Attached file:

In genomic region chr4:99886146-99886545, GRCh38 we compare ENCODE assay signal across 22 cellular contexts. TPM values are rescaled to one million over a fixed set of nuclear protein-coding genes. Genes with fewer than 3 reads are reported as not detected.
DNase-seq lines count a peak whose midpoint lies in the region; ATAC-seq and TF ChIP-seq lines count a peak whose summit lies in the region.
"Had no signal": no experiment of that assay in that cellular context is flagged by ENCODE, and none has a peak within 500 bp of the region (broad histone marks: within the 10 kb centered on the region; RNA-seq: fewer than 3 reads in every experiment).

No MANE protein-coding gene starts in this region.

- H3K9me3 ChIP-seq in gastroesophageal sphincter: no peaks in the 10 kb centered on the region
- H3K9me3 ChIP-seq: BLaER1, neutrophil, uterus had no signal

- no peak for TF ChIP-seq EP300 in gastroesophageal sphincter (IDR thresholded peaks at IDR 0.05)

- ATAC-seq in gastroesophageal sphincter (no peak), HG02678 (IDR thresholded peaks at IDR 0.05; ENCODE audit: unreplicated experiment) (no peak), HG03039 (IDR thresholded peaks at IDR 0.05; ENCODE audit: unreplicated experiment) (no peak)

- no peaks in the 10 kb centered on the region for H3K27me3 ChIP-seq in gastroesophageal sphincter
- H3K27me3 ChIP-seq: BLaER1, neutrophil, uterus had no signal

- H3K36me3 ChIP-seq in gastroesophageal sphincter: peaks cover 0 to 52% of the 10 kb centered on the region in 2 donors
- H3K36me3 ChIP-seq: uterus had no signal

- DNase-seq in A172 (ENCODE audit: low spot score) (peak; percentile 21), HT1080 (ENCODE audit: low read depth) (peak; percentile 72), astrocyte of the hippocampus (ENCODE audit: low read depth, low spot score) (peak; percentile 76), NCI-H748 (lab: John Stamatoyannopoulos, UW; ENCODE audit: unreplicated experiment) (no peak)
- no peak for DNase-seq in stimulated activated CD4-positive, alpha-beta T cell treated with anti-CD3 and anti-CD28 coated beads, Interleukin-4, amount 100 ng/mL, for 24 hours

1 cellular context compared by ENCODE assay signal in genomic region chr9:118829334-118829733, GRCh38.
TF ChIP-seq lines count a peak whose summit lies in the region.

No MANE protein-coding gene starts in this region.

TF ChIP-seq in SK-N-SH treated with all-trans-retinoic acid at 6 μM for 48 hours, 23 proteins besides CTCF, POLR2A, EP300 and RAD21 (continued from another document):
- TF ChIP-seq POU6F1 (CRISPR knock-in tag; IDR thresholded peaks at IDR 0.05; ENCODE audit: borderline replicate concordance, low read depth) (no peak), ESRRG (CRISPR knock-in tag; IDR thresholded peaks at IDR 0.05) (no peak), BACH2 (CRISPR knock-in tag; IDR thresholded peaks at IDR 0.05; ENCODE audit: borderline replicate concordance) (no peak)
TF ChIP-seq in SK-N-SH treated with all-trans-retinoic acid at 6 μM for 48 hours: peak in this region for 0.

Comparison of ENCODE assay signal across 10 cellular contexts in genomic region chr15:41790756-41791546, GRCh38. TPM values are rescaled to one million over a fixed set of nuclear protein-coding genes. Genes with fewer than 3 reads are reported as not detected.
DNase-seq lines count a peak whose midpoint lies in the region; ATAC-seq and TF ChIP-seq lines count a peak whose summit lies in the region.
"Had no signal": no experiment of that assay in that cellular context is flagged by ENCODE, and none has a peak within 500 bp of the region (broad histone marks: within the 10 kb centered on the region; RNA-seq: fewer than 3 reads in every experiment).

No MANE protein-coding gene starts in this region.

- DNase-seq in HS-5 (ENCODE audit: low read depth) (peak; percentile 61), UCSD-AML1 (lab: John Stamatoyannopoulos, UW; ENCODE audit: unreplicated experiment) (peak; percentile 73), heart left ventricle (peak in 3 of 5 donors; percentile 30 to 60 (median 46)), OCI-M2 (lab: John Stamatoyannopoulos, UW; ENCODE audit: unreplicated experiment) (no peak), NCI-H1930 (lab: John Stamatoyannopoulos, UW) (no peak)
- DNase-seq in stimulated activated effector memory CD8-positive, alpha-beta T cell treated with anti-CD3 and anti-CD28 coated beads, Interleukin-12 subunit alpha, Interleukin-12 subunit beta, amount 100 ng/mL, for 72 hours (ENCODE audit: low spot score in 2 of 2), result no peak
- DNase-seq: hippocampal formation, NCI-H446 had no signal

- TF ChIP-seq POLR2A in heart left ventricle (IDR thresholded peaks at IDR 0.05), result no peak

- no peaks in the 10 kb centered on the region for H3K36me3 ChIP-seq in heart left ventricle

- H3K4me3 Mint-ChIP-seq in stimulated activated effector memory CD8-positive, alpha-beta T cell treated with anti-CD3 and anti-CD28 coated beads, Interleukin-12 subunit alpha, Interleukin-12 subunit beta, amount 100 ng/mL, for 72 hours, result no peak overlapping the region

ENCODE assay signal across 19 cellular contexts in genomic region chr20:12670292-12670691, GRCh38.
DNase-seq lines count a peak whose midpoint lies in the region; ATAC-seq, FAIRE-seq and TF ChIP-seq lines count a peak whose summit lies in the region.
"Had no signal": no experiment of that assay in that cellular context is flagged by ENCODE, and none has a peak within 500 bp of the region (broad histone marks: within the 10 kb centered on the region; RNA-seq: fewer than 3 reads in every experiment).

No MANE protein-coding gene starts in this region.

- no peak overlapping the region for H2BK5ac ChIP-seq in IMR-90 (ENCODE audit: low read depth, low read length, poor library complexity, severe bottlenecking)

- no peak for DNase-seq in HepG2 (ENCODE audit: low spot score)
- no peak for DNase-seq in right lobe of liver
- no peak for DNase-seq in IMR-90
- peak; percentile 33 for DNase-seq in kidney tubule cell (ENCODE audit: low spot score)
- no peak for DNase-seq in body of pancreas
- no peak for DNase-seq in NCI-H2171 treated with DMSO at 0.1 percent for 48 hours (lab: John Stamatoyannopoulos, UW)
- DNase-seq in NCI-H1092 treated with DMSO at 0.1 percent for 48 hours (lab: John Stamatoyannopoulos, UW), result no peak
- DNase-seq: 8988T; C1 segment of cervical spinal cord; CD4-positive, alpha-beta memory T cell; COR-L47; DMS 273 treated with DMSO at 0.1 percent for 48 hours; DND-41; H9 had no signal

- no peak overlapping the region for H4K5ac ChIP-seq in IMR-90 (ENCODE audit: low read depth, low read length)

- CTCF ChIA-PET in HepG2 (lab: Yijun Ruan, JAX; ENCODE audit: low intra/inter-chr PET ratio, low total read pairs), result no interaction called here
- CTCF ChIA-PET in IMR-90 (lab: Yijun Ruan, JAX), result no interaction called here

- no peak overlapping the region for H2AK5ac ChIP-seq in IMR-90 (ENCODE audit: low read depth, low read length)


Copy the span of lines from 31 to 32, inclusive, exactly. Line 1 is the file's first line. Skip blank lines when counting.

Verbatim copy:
ENCODE assay signal across 19 cellular contexts in genomic region chr20:12670292-12670691, GRCh38.
DNase-seq lines count a peak whose midpoint lies in the region; ATAC-seq, FAIRE-seq and TF ChIP-seq lines count a peak whose summit lies in the region.